[JURIST] Oklahoma Governor Mary Fallin [official website] on Monday signed into law a bill [text, PDF] banning cities within the state from creating a mandatory minimum wage. The bill also prohibits cities [Huffington Post report] from enacting various mandatory employee benefits, such as sick and vacation time. Supporters of the legislation believe that it will protect consumers and local business communities, while those in opposition to the bill argue that it was meant to halt initiatives in Oklahoma City aimed at raising the minimum wage. Despite the bill's passage, the Central Oklahoma Labor Federation (AFL-CIO) [official website] will still attempt to gain the 80,000 signatures required for its petition in order to reach a statewide vote on the issue.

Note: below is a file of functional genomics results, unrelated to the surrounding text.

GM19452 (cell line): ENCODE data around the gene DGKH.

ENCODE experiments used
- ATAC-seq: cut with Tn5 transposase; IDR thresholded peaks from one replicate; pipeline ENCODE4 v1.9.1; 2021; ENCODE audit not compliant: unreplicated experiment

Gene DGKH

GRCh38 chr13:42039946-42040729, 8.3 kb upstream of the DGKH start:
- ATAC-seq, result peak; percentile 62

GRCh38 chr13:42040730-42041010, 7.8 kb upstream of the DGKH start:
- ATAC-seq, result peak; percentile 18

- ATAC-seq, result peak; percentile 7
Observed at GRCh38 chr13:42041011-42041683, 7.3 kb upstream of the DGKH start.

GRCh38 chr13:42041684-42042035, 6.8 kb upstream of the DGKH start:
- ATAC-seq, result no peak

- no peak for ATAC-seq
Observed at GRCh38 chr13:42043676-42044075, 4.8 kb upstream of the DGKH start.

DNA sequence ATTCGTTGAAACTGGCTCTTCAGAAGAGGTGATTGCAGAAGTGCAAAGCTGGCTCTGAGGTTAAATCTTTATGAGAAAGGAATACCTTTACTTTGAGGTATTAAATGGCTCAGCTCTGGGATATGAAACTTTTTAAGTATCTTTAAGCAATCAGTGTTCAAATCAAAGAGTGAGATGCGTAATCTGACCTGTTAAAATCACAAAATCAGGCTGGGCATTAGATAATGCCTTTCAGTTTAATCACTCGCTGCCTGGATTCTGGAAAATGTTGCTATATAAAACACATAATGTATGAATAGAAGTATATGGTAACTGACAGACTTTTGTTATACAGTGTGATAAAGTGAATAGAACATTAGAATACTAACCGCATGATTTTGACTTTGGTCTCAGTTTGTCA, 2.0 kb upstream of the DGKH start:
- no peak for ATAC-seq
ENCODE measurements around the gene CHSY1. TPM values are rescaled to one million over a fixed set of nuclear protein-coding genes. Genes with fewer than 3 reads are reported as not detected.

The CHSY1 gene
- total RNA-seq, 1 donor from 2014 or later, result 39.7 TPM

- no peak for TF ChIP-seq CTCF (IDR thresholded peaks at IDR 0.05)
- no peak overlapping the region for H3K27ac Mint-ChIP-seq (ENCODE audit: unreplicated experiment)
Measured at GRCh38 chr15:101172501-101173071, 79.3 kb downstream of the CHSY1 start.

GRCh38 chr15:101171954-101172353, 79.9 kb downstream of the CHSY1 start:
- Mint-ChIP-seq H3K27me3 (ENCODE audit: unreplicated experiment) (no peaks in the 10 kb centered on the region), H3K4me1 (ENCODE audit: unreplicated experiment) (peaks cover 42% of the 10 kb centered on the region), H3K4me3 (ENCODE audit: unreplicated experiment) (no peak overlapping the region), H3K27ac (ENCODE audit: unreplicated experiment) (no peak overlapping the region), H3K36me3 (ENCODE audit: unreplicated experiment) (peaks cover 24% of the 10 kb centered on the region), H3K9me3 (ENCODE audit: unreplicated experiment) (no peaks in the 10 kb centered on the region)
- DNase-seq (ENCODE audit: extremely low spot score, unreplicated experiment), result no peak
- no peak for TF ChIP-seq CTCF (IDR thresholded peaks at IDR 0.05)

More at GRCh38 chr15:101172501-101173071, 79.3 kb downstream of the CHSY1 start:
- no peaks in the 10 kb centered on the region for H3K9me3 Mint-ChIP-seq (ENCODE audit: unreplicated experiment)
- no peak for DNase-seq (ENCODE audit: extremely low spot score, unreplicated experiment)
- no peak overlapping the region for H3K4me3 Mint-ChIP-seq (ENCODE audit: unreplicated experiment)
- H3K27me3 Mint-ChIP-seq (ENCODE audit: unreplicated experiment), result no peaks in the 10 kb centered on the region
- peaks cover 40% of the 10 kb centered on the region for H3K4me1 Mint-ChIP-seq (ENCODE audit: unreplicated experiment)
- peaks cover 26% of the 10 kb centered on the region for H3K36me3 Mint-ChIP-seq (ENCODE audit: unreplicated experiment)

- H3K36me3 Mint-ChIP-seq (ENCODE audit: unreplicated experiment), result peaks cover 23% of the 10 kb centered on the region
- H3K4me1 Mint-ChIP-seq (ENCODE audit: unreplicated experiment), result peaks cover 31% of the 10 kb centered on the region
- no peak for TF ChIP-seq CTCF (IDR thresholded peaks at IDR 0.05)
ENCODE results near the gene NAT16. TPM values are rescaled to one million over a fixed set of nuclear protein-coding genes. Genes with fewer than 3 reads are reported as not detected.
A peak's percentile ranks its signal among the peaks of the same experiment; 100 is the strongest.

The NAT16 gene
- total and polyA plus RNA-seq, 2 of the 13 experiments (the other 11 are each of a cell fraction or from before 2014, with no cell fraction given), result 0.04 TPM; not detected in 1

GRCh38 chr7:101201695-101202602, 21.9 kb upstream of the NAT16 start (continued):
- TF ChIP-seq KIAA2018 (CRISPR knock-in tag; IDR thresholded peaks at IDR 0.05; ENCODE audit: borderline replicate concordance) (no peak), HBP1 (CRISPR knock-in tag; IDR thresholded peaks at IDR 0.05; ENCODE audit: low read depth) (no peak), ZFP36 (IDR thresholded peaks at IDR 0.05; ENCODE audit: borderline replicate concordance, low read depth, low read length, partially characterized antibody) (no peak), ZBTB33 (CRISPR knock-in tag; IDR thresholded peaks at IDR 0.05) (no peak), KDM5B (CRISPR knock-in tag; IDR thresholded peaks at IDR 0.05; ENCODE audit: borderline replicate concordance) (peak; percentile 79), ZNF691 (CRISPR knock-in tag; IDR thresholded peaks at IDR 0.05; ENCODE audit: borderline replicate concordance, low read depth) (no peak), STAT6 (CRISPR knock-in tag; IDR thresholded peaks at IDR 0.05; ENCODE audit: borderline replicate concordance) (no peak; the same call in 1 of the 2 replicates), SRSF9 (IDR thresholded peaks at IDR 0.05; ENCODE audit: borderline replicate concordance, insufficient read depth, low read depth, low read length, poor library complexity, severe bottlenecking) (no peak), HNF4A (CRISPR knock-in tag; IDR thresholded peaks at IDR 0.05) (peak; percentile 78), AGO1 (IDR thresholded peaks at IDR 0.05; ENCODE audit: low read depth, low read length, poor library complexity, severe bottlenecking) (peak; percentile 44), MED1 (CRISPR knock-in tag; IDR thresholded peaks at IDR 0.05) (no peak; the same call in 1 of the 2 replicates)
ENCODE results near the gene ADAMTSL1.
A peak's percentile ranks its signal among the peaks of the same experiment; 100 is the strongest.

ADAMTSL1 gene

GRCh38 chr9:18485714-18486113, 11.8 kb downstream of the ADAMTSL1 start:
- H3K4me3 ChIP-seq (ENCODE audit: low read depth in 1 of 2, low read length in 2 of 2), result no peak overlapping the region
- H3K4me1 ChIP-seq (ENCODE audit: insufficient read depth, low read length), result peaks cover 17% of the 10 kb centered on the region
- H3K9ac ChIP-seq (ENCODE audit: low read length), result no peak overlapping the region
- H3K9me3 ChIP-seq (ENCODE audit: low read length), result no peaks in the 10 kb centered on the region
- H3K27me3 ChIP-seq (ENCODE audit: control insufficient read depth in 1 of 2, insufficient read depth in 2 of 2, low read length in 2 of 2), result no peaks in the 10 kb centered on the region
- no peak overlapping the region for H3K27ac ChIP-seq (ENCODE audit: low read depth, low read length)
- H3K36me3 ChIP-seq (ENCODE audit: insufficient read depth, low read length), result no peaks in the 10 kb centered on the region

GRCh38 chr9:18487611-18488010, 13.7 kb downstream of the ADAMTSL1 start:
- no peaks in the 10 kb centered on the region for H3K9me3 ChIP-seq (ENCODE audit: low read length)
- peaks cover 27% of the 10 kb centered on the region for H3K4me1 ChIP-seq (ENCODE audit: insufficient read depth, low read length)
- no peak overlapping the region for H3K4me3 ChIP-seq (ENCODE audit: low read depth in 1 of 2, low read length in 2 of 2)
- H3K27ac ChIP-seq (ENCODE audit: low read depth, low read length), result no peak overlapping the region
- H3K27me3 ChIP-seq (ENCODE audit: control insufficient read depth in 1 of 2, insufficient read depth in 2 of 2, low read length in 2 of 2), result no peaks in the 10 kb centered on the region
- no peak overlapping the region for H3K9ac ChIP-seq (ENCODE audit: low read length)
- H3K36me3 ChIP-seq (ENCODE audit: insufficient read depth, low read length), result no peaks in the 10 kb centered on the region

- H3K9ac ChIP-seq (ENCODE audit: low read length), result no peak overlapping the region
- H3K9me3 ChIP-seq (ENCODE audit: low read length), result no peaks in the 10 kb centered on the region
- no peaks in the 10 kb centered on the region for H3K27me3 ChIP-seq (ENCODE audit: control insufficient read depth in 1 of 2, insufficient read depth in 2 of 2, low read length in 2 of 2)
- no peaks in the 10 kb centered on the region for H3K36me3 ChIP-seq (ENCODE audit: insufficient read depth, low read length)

With Congress deadlocked over legislation to raise the federal minimum wage, numerous states have taken the opportunity to revise their own minimum wage laws. So far in 2014, the Minnesota, Connecticut, Delaware, Maryland, West Virginia and District of Columbia [texts] legislatures have enacted laws raising their states' minimum wages. In February US President Barack Obama [official website] signed an executive order [NYT report] raising the minimum wage for federal contract workers to $10.10 per hour, to take effect in 2015. Although many states have made strides to increasing their minimum wage, some states still, technically, have no minimum wage at all. Tennessee, Mississippi, South Carolina, Louisiana and Alabama have no state minimum wage legislation [NCSL fact sheet] beyond the $7.25 per hour mandated by the Fair Minimum Wage Act of 2007 [LOC backgrounder], Congress' most recent legislative act on the minimum wage.